Don’t you just love the sound of that word? R-I-C-O-C-H-E-T (ricochet) – meaning to rebound, bounce or skip off a surface – to go in another direction…

Let’s start here – Most people who have a disabled person within their family would describe their journey through life as “difficult” to say the least, and even more so when the disability is considered severe or complex. Especially so, if the primary caring role continues through to adulthood.

In connection to myself, I most certainly concur with the following quote…

”Inside every old person is a young person wondering what happened.” Terry Parachet

Nevertheless, all parents want the best for their family, disabled or not and at any age.

As someone who I guess could be considered the “mother from hell”, as I did my ‘darnedest’ to address further options in service delivery for Angela (and her like peers) over the years, but basically there were really no avenues for success.

Sure, a proactive group of us raised funds for equipment, participated on boards and committees in an effort towards better equality for people with the most complex needs, but eventually years went by and we “faded into the woodwork” having put in lots of effort for little result. High needs people are resource intensive and in the disability arena funds are always scarce.

So, one joins the ‘throng’ of what is available and becomes part of (without knowing it at the time and something I’ve learnt since) what’s called “person centred resignation”, and for those interested can take a look at the attached link that I came across, which I found rather informative and I guess somewhat motivating.


Oh, this new word “person centred” (without the resignation) was coming into vogue – person centred planning, person centred approach, person centred thinking, personalisation, individualisation, personalised support, the list goes on and on.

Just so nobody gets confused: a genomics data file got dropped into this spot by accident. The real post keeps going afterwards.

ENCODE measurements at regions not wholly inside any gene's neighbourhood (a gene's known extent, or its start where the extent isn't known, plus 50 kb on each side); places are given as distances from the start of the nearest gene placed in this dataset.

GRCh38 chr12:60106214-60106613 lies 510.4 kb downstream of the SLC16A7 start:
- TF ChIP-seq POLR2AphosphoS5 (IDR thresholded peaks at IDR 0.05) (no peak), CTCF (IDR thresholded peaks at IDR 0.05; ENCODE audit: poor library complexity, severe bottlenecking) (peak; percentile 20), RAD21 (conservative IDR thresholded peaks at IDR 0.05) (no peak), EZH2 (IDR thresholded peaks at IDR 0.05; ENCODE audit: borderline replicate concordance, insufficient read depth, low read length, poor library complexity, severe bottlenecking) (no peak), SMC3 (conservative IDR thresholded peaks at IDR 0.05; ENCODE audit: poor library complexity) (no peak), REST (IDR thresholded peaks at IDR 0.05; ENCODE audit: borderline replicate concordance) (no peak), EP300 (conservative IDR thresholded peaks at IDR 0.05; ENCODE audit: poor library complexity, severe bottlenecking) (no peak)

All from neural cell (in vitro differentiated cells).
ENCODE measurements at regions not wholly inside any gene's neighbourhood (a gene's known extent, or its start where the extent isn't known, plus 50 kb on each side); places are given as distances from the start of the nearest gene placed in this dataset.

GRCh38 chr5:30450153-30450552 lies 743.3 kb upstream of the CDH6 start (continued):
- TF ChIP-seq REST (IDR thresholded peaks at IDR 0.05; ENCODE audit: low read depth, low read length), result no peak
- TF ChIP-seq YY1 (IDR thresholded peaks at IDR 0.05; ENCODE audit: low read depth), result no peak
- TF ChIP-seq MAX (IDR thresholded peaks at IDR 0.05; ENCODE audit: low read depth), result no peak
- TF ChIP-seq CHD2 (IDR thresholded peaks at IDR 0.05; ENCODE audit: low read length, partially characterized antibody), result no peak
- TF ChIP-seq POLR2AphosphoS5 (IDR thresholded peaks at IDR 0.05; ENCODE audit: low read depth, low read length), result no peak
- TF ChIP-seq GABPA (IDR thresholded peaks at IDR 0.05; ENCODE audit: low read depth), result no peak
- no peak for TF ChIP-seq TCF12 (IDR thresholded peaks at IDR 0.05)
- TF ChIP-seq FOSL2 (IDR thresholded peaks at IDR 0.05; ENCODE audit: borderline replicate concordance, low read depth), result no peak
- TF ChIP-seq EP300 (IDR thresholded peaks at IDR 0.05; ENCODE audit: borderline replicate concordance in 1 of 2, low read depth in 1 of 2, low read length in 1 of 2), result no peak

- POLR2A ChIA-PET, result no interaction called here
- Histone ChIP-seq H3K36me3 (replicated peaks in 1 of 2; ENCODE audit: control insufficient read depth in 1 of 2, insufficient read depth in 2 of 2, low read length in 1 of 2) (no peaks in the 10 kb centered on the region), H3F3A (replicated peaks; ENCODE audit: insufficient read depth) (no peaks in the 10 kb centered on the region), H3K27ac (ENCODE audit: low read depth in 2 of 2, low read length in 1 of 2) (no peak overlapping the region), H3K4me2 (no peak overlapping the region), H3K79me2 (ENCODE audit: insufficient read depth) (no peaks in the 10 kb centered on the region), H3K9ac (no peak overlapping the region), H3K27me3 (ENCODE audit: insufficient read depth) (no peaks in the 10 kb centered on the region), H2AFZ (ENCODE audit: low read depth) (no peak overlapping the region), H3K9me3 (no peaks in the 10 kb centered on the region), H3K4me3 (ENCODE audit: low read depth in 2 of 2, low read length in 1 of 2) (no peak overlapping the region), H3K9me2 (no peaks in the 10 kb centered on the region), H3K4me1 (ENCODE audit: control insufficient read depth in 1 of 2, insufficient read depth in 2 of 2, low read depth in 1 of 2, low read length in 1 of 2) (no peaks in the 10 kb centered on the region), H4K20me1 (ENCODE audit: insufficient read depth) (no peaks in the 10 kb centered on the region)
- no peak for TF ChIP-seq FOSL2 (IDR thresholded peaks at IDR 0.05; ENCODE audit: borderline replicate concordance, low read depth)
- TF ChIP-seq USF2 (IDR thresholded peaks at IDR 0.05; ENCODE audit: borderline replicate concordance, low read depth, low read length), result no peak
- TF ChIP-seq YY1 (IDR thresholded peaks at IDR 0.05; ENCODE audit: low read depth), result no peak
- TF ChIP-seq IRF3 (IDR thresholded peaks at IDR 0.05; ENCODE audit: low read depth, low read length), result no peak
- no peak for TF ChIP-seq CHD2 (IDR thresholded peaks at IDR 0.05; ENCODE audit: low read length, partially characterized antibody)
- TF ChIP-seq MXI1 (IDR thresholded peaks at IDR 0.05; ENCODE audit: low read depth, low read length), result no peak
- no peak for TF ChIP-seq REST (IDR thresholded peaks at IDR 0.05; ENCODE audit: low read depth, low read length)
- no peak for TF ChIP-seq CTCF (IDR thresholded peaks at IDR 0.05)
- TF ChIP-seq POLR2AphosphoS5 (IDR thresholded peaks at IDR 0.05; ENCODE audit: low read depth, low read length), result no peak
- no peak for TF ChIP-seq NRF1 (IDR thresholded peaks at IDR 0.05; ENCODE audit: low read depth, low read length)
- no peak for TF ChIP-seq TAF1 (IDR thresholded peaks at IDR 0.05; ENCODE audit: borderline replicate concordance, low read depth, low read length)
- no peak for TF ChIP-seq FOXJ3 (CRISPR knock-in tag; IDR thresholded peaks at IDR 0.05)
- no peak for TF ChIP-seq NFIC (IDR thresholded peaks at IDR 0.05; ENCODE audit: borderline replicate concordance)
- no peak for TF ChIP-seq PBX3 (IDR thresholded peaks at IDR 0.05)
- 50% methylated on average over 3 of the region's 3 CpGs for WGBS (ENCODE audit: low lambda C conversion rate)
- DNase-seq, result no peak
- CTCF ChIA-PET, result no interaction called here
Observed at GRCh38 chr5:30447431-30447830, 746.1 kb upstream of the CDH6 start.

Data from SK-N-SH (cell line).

Bev Nugent
Bev Nugent (Mum)

This old brain of mine went into overdrive as I read further…

…individualised funding, commitment to change the way funding is used, seeking different forms of funding, supposedly resulting in greater opportunity and flexible options for disabled people regardless of the level of disability.

Gee, the more I researched (Googled) the more I was hooked on this concept of person centred approach where individualising meant supports would be tailored to each person’s lifestyle aspirations while being mindful of their vulnerabilities.

SEEMED TOO GOOD TO BE TRUE OR TOO FAR AWAY – but I guess I couldn’t shake my old patterning instincts of wanting improvements to Angela’s core existence, let alone aspirations.

The mind boggled somewhat at this person centred approach, which seemed complex in some ways but certainly had a simplicity component.

However, being the proverbial sceptic brought about by past practices endured as a Mum of a person with a severe disability, I had my doubts about the “theory verses practice” side of it all. In other words sounds good on paper, but when it comes to putting into practice a completely different matter.